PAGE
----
George Orwell said, "Political language is designed to make lies sound truthful and murder respectable, and to give the appearance of solidity to pure wind." Much has spoken and written about the "facts" on which U.S. involvement in Iraq was based. Here is more of the interview with Barry Lando, regarding U.S. aid to Iraq during the 1980's; I quote it at length because it is essential for us to understand what led up to the present impasse:

Amy Goodman: Didn’t senators at that time, including Robert Dole, go meet with Saddam Hussein?
Barry Lando: Right. Senators from the agricultural states went to meet with Saddam, because the US agricultural producers, rice farmers, wheat farmers, were supplying hundreds of millions of dollars worth of grain to Saddam, and they wanted that to continue.
Goodman: This was at a time when they understood that he had used chemical weapons.
Lando: Absolutely. Right. They had reports about what a tyrant he was. But first Reagan and then [G.H.W.] Bush wanted to continue US relations with Iraq. They saw Iraq as a fantastic market for the United States. It had the petroleum wealth...and they thought that U.S. businesses, high-tech corporations, wheat farmers, rice farmers, all could take advantage of these fantastic opportunities [in Iraq's rebuilding after war with Iran]. There were others in the [Bush] administration...who were arguing, “No, this guy, he’s a bad actor, and we should have nothing to do with him.” But George Bush, Sr. and James Baker pushed all along to keep good relations with Saddam and to have hundreds of millions of dollars of loans made to Saddam, so that he could continue to buy, purchase from the outside world, including very sophisticated weapons or material that could be used to construct weapons of mass destruction. There were Pentagon warnings...saying the Iraqis are buying material from us that can be used for weapons of mass destruction, and Bush and Baker made sure that those sales continued to go through, despite those warnings...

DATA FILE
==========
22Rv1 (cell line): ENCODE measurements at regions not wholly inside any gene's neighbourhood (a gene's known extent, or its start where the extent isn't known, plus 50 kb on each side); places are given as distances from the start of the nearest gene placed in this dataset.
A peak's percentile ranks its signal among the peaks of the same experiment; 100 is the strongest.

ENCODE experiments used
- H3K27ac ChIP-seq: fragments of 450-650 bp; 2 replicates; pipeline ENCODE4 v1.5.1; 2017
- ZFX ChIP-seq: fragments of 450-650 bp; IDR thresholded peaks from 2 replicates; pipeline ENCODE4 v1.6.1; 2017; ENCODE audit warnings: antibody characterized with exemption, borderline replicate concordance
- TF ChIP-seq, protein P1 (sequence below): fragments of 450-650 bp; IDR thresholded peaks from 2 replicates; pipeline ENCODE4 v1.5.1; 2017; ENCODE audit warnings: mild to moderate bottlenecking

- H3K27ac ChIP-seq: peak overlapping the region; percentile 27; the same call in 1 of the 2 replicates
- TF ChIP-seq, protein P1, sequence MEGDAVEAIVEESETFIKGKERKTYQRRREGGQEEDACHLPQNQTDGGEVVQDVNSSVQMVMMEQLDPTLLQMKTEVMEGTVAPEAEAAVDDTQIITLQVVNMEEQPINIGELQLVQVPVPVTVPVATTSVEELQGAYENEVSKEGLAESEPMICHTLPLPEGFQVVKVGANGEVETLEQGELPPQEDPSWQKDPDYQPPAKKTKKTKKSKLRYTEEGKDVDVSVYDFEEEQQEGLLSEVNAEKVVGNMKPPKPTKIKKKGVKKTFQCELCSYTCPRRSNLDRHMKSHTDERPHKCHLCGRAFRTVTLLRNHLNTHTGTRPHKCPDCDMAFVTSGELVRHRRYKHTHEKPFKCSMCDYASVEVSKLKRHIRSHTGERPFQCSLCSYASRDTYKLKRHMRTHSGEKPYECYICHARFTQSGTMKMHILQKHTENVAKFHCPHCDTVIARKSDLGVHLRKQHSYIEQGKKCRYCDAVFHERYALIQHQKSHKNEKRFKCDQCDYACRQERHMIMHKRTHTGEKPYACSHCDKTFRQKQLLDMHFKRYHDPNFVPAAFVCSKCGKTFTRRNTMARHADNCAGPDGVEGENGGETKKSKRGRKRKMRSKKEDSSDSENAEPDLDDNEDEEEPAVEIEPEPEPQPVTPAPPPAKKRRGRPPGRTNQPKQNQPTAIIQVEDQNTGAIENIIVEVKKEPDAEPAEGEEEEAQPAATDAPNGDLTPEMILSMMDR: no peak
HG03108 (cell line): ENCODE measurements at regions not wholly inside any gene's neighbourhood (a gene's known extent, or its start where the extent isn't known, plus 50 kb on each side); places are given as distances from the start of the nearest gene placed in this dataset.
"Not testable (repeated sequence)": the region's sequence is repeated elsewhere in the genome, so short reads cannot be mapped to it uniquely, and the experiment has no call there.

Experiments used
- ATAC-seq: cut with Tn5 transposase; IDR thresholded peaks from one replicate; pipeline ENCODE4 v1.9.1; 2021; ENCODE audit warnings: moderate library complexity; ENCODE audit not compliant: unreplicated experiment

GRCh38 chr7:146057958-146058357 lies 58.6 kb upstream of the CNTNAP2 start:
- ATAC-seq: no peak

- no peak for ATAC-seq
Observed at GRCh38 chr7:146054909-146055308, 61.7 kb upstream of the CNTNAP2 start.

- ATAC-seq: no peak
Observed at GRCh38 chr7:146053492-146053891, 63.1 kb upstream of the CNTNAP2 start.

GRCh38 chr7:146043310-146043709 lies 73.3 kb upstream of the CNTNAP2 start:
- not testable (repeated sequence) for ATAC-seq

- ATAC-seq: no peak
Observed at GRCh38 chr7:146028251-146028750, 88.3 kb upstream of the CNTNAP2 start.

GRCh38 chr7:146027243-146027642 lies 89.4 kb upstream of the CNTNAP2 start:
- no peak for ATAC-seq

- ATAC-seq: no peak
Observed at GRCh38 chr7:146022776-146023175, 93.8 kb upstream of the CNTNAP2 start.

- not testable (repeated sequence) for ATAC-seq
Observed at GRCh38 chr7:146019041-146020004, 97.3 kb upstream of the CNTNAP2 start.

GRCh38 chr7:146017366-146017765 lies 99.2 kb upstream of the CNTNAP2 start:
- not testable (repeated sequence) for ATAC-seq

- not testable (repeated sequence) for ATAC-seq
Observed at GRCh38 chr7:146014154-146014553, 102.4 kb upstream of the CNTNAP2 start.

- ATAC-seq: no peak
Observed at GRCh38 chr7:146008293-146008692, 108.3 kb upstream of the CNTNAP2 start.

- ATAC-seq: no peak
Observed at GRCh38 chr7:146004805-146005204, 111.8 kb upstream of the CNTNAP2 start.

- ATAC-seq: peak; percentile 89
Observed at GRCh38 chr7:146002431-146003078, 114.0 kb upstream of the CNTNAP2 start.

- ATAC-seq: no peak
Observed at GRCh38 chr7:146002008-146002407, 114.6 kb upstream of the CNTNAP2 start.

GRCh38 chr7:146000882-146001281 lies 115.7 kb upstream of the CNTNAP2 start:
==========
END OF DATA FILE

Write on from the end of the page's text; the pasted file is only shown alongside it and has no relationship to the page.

Goodman: ...You're talking about the Bush/Reagan years. Let's go back a little further, ... because in 1983, 1984, there's [sic] the two famous visits of Donald Rumsfeld, then the envoy for Reagan and Bush to Saddam Hussein, shaking his hand. Talk about what was known at that time and what he was doing there.
Lando: Well, in 1983 the Iraqis were already using chemical weapons against Iranian troops... They had been at war with [Iran] for about three years. And the Iranians were using kind of mass formations of child warriors running at the Iraqi lines, and so they found chemical weapons were quite effective, the Iraqis did. And the US knew this. And at the time, Iran asked for the United Nations to investigate the use of these illegal weapons. And the United States, I think England as well, helped block any attempt by the United Nations to investigate this. This is back in 1983. This is five years before they used it in Halabja [where many Kurdish were killed and injured].
And at the same time, Donald Rumsfeld was sent, as you say, by Ronald Reagan as a special envoy to talk with Saddam Hussein, because the US didn't have relations with Iraq at that point. They had cut them a few years earlier over the whole Israeli-Palestinian dispute, and that Saddam was apparently supporting terrorists, so the United States had cut diplomatic relations with Iraq. Rumsfeld went there to see if they could warm things up, because the United States wanted to help Iraq. They didn't want Iran to win the war. Also they wanted Saddam's help for political problems that they were having in Lebanon at the time.
So Rumsfeld went there, and he had a warning, a long briefing paper, from the State Department. One of the things concerned Saddam's use of chemical weapons. Rumsfeld talked about that with Saddam's foreign minister, Tariq Aziz, but when he met with Saddam over an hour, he talked about all kinds of other subjects, but he didn't bring up the subject of chemical weapons at all.